The Arabist

The Arabist

By Issandr El Amrani and friends.

Tunis envy

I have a confession to make.

After three days in Istanbul to attend the World Economic Forum’s summit for the Middle East, North Africa and Eurasia, I have become unhealthily and obsessively jealous of the Tunisian revolution.

Maybe it’s just a “grass is always greener on the other side” human nature sort of a thing. But I simply can’t shake the feeling that my Arab brethren to the west are handling their post-revolutionary transition about 1000 times better than we are in Egypt.

The final turning in my descent into full-blown chronic Tunis Envy was meeting and serving on a panel with Rafik Ben Abdessalem, Tunisia’s Minister of Foreign Affairs. He’s impressive, articulate and passionate. And he’s YOUNG—43 years old with no prior experience in government. Prior to accepting the role of foreign minister, he was working as a senior researcher at the Jazeera Center for Studies, a Qatari thinktank.

Bottom line: the Egyptian equivalent of Abdessalem is still no closer to real power than he was two years ago. The ongoing presidential election has proven a triumph for the country’s two old guard machines: the Muslim Brotherhood and the retrograde remnants of Hosni Mubarak’s military/security regime.

Representatives of each power bloc will face off in June 16-17 runoff elections that it’s literally impossible to get excited about. No matter who wins the election, we can safely assume that Egypt’s next cabinet will be stocked by yet another collection of 60 and 70-year olds who had relatively little to do with the revolution and who simply aren’t the right people to enact the kind of sweeping reconstructions that the country deserves. Somebody like Abdessalem will probably be considered too green to serve as Minister of Youth and Sports (that post will go to a 55-year old) much less Foreign Minister and public face of the nation.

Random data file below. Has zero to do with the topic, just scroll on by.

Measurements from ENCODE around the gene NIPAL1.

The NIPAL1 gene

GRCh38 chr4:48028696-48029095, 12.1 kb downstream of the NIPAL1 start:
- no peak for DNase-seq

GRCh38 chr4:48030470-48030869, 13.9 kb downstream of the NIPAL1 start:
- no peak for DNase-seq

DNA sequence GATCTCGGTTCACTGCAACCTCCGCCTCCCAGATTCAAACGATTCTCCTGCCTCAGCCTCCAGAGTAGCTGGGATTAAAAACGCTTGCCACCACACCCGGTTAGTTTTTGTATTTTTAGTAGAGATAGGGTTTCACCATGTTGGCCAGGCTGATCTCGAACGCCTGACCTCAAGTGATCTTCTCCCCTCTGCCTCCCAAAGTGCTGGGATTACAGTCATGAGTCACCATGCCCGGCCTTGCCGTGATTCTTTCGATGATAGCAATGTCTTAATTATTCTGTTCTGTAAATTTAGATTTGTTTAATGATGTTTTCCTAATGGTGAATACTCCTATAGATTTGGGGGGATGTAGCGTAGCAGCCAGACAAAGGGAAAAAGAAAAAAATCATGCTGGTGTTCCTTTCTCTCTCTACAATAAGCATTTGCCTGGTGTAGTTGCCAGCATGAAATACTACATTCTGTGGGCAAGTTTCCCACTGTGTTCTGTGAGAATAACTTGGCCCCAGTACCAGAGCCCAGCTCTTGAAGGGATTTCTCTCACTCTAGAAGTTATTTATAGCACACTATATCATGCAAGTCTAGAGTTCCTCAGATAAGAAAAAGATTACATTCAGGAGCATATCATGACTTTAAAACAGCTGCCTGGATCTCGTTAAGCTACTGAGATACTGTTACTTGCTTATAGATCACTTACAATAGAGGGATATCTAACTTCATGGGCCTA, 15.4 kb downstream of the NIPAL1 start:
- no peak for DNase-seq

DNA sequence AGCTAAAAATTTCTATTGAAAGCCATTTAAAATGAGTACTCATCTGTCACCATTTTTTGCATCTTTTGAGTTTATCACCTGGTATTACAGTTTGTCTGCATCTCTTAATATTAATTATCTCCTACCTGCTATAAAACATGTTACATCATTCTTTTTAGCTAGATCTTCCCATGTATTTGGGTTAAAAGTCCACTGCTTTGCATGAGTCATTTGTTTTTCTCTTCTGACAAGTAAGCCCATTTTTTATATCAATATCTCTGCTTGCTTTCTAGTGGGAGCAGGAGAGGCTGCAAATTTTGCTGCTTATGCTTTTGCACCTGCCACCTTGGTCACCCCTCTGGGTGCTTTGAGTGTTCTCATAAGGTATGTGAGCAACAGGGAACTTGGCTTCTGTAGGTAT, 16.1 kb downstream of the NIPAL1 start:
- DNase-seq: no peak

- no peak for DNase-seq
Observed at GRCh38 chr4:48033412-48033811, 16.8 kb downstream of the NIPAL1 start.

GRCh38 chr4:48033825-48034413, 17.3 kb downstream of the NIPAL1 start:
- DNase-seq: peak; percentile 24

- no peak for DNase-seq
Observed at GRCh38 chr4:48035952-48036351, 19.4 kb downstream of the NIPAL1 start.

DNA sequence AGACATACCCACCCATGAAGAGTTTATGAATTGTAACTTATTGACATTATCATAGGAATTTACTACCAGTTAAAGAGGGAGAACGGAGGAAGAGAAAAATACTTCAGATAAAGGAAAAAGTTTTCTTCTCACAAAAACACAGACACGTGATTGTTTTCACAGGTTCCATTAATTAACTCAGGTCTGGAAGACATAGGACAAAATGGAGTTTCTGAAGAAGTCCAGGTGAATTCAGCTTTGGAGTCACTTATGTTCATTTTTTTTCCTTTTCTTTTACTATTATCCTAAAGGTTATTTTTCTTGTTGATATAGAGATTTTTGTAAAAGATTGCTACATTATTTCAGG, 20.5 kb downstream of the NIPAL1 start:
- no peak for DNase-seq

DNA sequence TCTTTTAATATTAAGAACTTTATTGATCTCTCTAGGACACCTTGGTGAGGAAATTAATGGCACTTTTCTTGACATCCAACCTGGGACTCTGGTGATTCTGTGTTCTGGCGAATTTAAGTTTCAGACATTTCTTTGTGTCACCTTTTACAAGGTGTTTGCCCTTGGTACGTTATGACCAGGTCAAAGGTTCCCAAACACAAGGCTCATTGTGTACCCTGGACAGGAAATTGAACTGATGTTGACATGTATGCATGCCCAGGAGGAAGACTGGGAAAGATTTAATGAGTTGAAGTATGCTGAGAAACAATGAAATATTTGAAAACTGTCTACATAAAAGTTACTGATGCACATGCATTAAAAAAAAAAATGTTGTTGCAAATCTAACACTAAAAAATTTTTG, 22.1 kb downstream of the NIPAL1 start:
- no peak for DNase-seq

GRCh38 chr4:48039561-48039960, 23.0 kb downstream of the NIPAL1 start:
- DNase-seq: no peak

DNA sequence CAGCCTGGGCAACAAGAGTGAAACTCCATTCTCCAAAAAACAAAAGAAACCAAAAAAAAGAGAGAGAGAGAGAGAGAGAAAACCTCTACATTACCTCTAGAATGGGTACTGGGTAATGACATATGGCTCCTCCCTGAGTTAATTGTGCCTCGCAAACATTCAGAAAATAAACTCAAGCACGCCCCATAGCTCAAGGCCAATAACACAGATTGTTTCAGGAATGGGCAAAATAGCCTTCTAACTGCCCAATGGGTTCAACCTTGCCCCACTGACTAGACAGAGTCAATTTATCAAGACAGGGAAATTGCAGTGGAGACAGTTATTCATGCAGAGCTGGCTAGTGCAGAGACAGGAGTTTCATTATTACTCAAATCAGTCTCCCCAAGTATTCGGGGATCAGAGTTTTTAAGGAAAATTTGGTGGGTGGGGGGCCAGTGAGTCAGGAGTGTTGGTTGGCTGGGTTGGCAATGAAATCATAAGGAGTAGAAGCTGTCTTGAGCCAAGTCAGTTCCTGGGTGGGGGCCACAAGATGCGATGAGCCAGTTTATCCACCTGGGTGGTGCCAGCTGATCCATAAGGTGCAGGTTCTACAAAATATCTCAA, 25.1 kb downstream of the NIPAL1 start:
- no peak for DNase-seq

In my book on the Egyptian revolution, I detailed just how much Tunisia’s own revolution led directly to the Egyptian uprising two weeks later. But it was as much a negative inspiration as a positive one. Egyptians have always considered themselves the cultural and political anchors of the Middle East, with pretty much everybody else serving as our little Arab brothers.  We built the Great Pyramids, for God’s sake.

The sight of the Tunisians (the Tunisians, of all people!) accomplishing what Egyptians couldn't do, ignited a sort of Egyptian competitive pride -- as if liberation from tyranny was some sort of African Cup match. As one young protester told me on January 25, 2011 in the midst of clashes between protestors and riot police: "The Tunisians have become better than us. They're real men."

Now it’s all happening again. Obviously things aren’t perfect in post-revolutionary Tunisia either, but it just feels like they’re a lot closer to getting it right. Egypt seems to be staggering forward into the worst aspect of its own past, and Tunisia has a 43-year-old Foreign Minister, whom, I wish was representing my country.

Ashraf Khalil is a Cairo-based journalist and author of Liberation Square: Inside the Egyptian Revolution and the Rebirth of a Nation.